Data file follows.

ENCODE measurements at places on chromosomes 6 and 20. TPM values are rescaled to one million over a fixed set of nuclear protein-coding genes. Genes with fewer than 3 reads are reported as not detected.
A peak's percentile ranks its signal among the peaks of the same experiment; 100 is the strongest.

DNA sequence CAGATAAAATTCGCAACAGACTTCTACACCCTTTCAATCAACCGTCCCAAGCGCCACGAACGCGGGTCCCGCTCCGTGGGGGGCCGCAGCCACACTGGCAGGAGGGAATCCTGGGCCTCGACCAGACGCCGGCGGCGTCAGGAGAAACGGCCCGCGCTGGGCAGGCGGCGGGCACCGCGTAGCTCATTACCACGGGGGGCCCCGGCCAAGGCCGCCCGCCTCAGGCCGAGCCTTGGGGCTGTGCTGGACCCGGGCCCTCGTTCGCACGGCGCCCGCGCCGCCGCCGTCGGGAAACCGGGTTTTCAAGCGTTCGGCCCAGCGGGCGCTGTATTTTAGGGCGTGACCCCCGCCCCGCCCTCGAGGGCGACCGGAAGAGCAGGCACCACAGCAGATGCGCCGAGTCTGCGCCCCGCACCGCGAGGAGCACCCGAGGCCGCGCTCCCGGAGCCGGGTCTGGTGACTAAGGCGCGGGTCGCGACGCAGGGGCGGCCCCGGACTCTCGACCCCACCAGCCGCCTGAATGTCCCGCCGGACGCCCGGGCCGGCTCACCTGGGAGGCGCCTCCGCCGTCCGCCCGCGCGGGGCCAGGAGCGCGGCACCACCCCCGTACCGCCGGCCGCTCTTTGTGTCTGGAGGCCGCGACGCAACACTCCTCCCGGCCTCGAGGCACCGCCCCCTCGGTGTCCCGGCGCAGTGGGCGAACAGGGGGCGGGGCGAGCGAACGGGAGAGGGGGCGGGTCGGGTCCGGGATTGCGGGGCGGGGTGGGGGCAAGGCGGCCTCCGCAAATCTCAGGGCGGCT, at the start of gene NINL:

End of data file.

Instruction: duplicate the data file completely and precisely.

ENCODE measurements at places on chromosomes 6 and 20. TPM values are rescaled to one million over a fixed set of nuclear protein-coding genes. Genes with fewer than 3 reads are reported as not detected.
A peak's percentile ranks its signal among the peaks of the same experiment; 100 is the strongest.

DNA sequence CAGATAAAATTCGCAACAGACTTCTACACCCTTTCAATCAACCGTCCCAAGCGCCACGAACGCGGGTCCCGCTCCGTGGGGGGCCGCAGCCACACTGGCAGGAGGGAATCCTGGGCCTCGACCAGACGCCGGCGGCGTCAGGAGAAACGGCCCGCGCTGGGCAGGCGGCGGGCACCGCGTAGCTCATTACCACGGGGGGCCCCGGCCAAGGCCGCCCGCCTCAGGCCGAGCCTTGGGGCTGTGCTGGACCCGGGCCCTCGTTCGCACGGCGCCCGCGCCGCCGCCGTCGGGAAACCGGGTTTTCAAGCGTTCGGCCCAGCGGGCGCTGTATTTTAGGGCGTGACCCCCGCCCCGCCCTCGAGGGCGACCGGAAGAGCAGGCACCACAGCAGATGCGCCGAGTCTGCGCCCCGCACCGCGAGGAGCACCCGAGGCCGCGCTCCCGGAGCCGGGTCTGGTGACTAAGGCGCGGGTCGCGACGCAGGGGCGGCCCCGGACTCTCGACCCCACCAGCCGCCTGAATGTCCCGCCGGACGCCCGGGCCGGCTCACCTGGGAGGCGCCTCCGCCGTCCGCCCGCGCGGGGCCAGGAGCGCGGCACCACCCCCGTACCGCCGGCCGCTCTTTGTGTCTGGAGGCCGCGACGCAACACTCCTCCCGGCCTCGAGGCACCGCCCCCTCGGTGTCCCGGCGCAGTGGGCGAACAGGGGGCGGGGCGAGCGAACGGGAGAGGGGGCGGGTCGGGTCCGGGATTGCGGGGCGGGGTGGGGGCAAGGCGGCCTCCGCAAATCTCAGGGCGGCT, at the start of gene NINL: